Sean David Morton, a nationally recognized psychic who bills himself as “America’s Prophet,” has been charged by the Securities and Exchange Commission with engaging in a multi-million-dollar stock offering fraud.

The SEC charged Morton and three corporate entities he owns on Thursday with fraud for claiming to use his psychic powers to provide investment guidance to his team. Beginning in or around the summer of 2006, Morton allegedly solicited individuals to invest in several companies that he and his wife, Melissa Morton, controlled — Vajra Productions LLC, 27 Investments LLC, and Magic Eight Ball Distributing Inc. — under the umbrella of the Delphi Associates Investment Group. 

According to the SEC, Morton falsely touted his historical success in psychically predicting the rises and falls of the stock market. He claimed that he would use the funds to trade in foreign currencies and distribute the trading profits among the investors. 

However, according to the SEC, Morton lied to investors about his past successes, and about key aspects of the Delphi Investment Group, including the use of investor funds and the liquidity of the funds, and that the profits in the accounts were audited and certified. Morton fraudulently raised a total of more than $6 million from over 100 investors.

Morton used his monthly newsletter, his Web site, his appearances on a nationally syndicated radio show called Coast to Coast AM, and appearances at public events, to promote his psychic abilities. For example, Morton wrote to potential investors in his July 20, 2006, newsletter that: “I have called ALL the highs and lows of the market, giving EXACT DATES for rises and crashes over the last 14 years.” The SEC alleges that this assertion, like others Morton made in soliciting investors, is false.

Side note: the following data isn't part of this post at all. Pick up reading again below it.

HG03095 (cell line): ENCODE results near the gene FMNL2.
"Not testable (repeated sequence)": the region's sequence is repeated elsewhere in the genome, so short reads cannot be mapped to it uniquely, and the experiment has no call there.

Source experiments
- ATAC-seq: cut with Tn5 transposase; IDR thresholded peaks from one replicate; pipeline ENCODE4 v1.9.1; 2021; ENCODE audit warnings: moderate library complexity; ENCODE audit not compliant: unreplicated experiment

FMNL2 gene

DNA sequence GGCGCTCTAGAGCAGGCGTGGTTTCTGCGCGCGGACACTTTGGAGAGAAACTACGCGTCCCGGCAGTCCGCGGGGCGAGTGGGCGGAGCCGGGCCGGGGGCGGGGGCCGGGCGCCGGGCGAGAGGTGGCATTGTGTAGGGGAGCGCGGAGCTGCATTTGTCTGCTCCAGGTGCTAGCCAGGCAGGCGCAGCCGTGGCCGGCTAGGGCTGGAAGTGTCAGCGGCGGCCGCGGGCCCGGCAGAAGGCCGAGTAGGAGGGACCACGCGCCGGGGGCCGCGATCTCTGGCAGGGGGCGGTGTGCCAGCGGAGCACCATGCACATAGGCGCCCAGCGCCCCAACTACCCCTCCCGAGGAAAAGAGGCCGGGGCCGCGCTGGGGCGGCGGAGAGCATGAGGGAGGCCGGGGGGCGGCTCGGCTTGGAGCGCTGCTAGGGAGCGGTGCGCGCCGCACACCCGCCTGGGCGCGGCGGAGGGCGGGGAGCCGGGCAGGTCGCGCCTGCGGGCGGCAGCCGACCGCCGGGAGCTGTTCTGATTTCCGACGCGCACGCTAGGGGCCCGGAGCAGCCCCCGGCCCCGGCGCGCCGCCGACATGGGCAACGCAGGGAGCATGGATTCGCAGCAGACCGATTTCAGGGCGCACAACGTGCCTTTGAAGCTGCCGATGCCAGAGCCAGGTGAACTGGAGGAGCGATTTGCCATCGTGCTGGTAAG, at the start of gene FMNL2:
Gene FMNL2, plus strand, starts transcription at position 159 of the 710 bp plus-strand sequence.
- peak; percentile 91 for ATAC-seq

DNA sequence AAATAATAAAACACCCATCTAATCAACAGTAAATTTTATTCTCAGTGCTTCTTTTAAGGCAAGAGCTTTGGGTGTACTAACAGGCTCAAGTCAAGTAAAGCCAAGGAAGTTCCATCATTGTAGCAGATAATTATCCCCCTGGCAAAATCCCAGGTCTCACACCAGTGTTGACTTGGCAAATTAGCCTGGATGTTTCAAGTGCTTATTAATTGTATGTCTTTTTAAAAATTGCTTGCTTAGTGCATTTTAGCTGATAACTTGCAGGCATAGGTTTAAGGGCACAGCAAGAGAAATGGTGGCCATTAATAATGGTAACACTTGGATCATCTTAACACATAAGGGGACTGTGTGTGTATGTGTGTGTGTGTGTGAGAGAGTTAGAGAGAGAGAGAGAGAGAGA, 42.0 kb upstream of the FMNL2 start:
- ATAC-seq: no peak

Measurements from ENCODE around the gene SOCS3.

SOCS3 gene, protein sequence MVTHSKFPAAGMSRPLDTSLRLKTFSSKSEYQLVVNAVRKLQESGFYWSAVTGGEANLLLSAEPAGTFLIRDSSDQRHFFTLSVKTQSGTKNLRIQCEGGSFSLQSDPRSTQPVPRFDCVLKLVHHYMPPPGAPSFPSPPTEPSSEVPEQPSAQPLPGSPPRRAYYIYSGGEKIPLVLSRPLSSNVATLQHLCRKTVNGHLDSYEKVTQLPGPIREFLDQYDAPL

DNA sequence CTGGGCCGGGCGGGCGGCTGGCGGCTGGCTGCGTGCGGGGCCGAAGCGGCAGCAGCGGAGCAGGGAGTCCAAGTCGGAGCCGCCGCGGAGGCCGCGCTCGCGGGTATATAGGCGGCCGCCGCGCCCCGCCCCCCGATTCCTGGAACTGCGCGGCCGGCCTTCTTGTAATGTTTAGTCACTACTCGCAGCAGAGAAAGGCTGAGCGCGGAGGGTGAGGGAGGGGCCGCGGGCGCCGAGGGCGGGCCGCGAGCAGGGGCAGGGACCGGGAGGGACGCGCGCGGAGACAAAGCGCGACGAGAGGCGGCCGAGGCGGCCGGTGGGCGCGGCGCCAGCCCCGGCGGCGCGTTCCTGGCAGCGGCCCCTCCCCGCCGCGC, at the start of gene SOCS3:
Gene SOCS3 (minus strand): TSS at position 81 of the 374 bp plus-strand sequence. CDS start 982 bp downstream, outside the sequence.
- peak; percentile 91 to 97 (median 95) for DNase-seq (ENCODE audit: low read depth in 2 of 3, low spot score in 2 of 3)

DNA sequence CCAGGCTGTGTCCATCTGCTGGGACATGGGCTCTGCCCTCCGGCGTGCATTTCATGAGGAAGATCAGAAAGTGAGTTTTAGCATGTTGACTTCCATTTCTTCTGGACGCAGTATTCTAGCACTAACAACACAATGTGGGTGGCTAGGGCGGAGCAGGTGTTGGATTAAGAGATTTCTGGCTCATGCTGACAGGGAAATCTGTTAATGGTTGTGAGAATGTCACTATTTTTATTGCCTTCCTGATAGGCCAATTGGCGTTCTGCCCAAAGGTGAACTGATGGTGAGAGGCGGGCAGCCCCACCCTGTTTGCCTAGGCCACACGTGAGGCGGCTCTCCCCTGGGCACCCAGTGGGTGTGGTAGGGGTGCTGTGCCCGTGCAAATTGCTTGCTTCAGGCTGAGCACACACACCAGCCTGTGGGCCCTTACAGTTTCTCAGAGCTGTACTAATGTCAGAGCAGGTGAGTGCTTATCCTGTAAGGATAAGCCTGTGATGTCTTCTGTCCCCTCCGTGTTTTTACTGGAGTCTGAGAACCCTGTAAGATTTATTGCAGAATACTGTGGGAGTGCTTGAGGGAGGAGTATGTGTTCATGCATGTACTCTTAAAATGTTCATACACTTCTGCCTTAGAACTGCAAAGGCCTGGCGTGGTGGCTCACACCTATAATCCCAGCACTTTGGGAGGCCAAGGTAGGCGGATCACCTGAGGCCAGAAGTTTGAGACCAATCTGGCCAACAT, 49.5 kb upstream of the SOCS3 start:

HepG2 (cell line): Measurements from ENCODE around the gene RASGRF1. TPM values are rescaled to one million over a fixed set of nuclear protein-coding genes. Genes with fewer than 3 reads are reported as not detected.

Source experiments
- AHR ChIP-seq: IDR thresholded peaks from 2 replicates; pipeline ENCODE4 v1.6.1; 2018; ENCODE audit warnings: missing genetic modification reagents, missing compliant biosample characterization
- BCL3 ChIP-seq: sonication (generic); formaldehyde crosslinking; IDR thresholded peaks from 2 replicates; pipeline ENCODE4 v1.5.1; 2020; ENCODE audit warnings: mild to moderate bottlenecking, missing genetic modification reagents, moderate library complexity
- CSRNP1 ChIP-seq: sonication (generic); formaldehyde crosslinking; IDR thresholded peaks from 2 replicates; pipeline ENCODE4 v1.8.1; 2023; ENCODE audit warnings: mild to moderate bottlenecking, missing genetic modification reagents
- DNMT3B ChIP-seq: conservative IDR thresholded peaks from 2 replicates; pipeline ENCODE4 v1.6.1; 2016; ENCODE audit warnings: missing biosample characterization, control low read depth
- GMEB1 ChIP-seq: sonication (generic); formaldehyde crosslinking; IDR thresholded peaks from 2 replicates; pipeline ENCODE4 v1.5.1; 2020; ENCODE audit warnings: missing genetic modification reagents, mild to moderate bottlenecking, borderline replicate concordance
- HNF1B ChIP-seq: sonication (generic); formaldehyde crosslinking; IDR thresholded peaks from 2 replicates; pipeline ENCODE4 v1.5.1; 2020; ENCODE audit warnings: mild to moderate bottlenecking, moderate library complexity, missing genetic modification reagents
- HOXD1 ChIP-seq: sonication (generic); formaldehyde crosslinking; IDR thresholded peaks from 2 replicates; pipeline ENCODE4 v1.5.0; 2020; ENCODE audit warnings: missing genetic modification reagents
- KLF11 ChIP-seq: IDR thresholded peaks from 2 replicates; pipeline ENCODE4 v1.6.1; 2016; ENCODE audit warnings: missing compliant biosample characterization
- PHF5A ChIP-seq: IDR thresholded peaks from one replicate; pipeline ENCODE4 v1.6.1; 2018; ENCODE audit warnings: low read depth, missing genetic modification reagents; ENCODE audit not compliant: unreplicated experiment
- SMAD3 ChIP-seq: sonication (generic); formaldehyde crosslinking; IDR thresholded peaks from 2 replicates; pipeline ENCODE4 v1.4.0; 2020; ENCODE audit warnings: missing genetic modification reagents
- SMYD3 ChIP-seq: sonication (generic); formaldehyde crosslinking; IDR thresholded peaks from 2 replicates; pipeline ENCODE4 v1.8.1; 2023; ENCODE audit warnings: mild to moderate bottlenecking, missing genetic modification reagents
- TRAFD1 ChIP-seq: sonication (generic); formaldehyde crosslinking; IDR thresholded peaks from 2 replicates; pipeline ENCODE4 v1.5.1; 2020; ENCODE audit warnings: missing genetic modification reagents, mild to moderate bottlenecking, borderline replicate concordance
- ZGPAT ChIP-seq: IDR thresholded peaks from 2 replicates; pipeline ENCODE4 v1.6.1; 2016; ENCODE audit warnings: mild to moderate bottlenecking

Morton’s Web site shows him posing with numerous celebrities, including Mel Brooks, Robin Williams, Anthony Michael Hall, the late Farrah Fawcett, Ed O’Neill, Sting, Kevin Nealon and Moon Unit Zappa.

According to the SEC complaint, Morton placed investor funds in the bank accounts of one of the entities he controlled, and commingled the funds among the entities’ accounts. In addition, according to the complaint, while Morton promised investors that all of their funds would be used to trade foreign currencies, he in fact invested only about half of the funds with foreign currency trading firms. Unbeknownst to investors, the Mortons diverted some of the funds, including at least $240,000, to their nonprofit religious organization, Prophecy Research Institute. Melissa Morton and PRI are named as relief defendants in the complaint.

The SEC complaint seeks to permanently restrain and enjoin the Mortons from future violations of federal securities laws and seeks a final judgment ordering them to disgorge their ill-gotten gains plus prejudgment interest. The complaint also seeks a final judgment ordering them to provide a verified accounting.

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